1938 – 2009
Dedicated to human rights and dignity
Richard Aoki is best known for his leadership in the Black Panther Party (BPP) in Oakland and the early Asian American movements in Berkeley. His desire for human rights and dignity propelled his activist commitments as well as his social work career.
Born in San Leandro, California, and raised in Oakland and Berkeley, as well as the Topaz, Utah concentration camp during World War II, Aoki joined the U.S. Army right out of high school and later attended Oakland City College. He earned his B.A. in Sociology and master’s degree in social welfare at U.C. Berkeley, where he was elected President of the Berkeley Social Welfare Student Union (1969-70).
Aoki met Huey Newton and Bobby Seale, future co-founders of the Black Panther Party (BPP), in the mid-1960s at Merritt College, a stronghold of Black Nationalism. Aoki became the highest ranking non-black in the BPP, serving as captain of the small Berkeley chapter and as a field marshal. Aoki supported the party’s police patrols, political education and other efforts to counter racism and poverty. He also drew connections between racism against Blacks and Asian Americans.
As a student at Berkeley in the 1960s, Aoki’s experiences made him ripe for political leadership. He was a founding member of the Asian American Political Alliance (AAPA), the organization credited with coining the term “Asian American.” As chair of AAPA in winter 1969, Aoki became one of the most visible leaders of U.C. Berkeley’s Third World strike. The 10-week strike resulted in the establishment of ethnic studies, critiqued the function of higher education, and inserted a strong community service component in the ethnic studies curriculum. Aoki was one of the first coordinators and instructors in Berkeley’s Asian American Studies program.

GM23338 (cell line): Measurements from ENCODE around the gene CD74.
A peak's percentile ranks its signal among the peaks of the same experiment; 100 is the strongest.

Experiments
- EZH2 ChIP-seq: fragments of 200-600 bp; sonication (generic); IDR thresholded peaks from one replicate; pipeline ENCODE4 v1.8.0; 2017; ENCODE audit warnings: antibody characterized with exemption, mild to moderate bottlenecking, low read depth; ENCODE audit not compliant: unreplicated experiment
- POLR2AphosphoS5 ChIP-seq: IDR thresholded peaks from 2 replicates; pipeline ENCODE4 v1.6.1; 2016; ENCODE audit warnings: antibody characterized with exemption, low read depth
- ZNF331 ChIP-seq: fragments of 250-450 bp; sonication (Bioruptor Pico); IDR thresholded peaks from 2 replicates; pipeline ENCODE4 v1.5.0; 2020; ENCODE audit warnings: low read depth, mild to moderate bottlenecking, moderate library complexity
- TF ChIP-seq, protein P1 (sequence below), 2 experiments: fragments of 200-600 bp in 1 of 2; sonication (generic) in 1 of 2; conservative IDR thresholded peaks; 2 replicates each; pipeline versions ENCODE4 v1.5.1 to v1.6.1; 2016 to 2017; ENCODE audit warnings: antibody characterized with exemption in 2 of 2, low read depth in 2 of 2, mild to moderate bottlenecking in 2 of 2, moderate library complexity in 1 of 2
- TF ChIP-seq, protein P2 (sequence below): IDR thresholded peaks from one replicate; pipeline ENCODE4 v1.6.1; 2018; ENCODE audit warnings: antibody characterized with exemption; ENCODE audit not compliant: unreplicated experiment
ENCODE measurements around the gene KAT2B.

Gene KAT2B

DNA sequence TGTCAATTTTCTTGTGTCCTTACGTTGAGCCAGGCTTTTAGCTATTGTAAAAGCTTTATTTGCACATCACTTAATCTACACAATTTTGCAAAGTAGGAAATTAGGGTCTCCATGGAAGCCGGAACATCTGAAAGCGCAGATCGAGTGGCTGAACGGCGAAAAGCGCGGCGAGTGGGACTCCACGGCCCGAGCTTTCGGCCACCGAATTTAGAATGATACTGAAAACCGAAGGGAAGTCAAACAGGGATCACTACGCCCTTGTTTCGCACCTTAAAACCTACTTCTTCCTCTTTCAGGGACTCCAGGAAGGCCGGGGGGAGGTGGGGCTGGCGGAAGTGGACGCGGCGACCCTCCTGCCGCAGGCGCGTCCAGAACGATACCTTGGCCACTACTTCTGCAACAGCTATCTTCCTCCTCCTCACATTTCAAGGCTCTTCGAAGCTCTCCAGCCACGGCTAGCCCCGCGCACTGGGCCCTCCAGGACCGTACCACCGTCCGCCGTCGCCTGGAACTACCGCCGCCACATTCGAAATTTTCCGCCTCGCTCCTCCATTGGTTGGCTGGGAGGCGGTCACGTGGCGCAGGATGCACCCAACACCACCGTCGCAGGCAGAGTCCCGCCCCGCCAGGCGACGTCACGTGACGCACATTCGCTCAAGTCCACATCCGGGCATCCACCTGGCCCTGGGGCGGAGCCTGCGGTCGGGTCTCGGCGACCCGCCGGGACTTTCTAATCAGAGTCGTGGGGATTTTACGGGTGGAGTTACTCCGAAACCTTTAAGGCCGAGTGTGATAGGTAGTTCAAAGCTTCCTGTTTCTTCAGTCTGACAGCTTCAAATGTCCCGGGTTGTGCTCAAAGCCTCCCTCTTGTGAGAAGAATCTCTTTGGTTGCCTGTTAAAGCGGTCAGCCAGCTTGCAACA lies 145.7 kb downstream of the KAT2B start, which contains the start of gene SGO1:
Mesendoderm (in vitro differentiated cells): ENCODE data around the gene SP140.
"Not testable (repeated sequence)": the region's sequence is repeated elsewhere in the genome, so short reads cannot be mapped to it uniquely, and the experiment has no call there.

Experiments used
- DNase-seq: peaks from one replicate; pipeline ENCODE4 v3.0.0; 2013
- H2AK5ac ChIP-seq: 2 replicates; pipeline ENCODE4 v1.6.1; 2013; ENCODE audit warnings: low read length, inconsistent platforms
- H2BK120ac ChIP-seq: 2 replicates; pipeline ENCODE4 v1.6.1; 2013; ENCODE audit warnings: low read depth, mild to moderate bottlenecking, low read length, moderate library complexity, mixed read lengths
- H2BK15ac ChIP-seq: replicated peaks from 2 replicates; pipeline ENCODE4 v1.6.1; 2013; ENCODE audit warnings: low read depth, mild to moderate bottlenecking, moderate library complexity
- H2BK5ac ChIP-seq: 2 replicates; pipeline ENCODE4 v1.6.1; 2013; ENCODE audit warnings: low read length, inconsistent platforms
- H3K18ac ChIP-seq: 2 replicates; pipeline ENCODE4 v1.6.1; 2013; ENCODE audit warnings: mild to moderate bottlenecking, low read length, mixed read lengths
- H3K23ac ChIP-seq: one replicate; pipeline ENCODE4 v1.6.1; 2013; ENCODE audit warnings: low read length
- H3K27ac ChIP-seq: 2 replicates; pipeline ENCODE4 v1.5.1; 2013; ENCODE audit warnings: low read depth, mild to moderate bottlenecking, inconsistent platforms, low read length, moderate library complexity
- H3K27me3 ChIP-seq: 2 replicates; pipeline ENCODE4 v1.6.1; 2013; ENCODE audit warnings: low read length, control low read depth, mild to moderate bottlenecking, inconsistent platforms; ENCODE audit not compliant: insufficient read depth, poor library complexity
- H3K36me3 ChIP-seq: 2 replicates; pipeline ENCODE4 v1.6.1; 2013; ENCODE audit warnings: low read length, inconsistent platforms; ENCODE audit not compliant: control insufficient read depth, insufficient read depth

In 1970, Aoki was invited to teach the first Asian American studies course at Merritt College and hired as a full-time counselor. For more than 25 years, he worked as a counselor, instructor and interim administrator in the Peralta Community College District. As a counselor, Aoki developed a pipeline from the community colleges to U.C. Berkeley. He worked tirelessly to help students from marginalized backgrounds. He also worked in unorthodox ways, including accompanying students to courtroom hearings when they faced arrest. He also initiated and taught the first Asian American studies course at the College of Alameda. He was particularly influential in the Peralta Community College District, serving twice as president of the Academic Senate or Faculty Senate and as president of the Peralta Association of Pacific Asian Americans.